In the midst of this dark thinking, light poured onto a patch that had been shaded. Suddenly, these words flooded my mind: That which God was providing was far more than I had hoped or dreamed…Wait, what? That was scriptural! Next, another verse entered my mind…His plans are to prosper and not harm me (Jeremiah 29:11)! The Word covered my fear in love. Here I was with far more than I could handle and that was God’s intent. It was good, not harming, to have abundance!

God created Eden fruitful, supplying sustenance to all. He gave Adam a management position in gardening. God shows us in Genesis 2:18 that solidarity is not good, help is. Living abundantly is a team sport.

What makes a profusion of juicy sweets a blessing? Sharing. Sharing both the blessing and the workload. The thought of letting others come and pick was a relief to the burden of the chore. I could have my fill and not be overwhelmed. Others could have their fill and be equally blessed!

A paradigm shift occurred that day. What else was weighing me down because I thought I needed to do it all myself? Where else were overwhelming feelings paralyzing me? What made me feel like a failure? What else could follow this pattern of abundance?

As the pile of berries grew in my bucket, so too did a list of tasks I knew I needed help with. Calling on others for help was a blessing to them and not my failure. Giving work to others brought them purpose and value and a share in the abundant life.

Looking back on the move, I am grateful. I'm thoroughly enjoying all that gardening has been teaching me. If I had known before that excess is a gift, I suppose I would have been contented to stay on the larger property. This lesson, however, came with the garden.

Thank you, Lord, for the abundance You have shared!

Author Bio:

Sharon Musgrove is a self-proclaimed sociologist. The opportunities opened to her, over the years, have led her on a fascinating journey observing human behavior.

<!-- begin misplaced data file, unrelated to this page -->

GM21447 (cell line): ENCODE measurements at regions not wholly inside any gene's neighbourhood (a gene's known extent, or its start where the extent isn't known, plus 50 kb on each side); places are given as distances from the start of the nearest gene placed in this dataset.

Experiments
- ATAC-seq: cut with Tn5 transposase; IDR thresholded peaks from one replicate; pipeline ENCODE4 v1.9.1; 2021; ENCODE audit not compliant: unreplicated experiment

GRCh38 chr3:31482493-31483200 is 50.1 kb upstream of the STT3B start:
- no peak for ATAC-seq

She has a diverse background in business, fitness and health industries. This background led her to a unique position writing curriculum and teaching for two private, Christ-based, residential recovery programs. Both recovery programs served women primarily from the homeless community.

Sharon has traveled multiple times to Kenya, serving on medical teams and teaching in the rural Maasai communities. She's been privileged to participate in Leadership camps for maturing young women. These annual camps have a mission of encouraging and empowering the impoverished, underprivileged, and often abused young Maasai girls.

Easily identifying personally with the brokenness of the women she's served, Sharon now sees all people as needing more encouragement regardless of cultural or socioeconomic status. Within these ministries, Sharon has witnessed the transformative power of loving words spoken to the broken-hearted. Sharing God’s love and witnessing its transformative power has become her passion.

In her leisure time, Sharon enjoys her garden, health food, travel, and a good story. She and her husband, Jeff, make their home in Oregon’s Willamette Valley. They have two grown children. Currently, Sharon is writing her first Christian historical fiction novel utilizing her study, experience, and understanding of self-destructive behaviors.

Tuesday, July 9, 2019

Interview with Joy K. Massenburge about "A Heart Surrendered" (book)

Join me in welcoming Joy K. Massenburge to the blog today!

She's a pastor's kid, pastor's wife, mother of children, and a talented author.

Today, she's here to talk about her new novel, A Heart Surrendered, that released yesterday!

She's also agreed to give away one copy of her book! Enter the book giveaway contest via the Rafflecopter widget toward the end of this blog post for your chance to win Joy's book.

This is the cover for Joy's book:

Isn't it lovely?

Learn more about Joy and her book in the author interview feature below...


Interview with Joy K. Massenburge about her book, 
A Heart Surrendered:

Why did you write this book?

Have you ever been in a church service and saw that one person and asked, what’s their story? I’m a PK, a preacher’s kid, who’s spent her life people watching. I can’t help it. Being the romantic I am, I put people together in my head, answering the “What if’s.”

Alexis: What is the significance of your book title, A Heart Surrendered?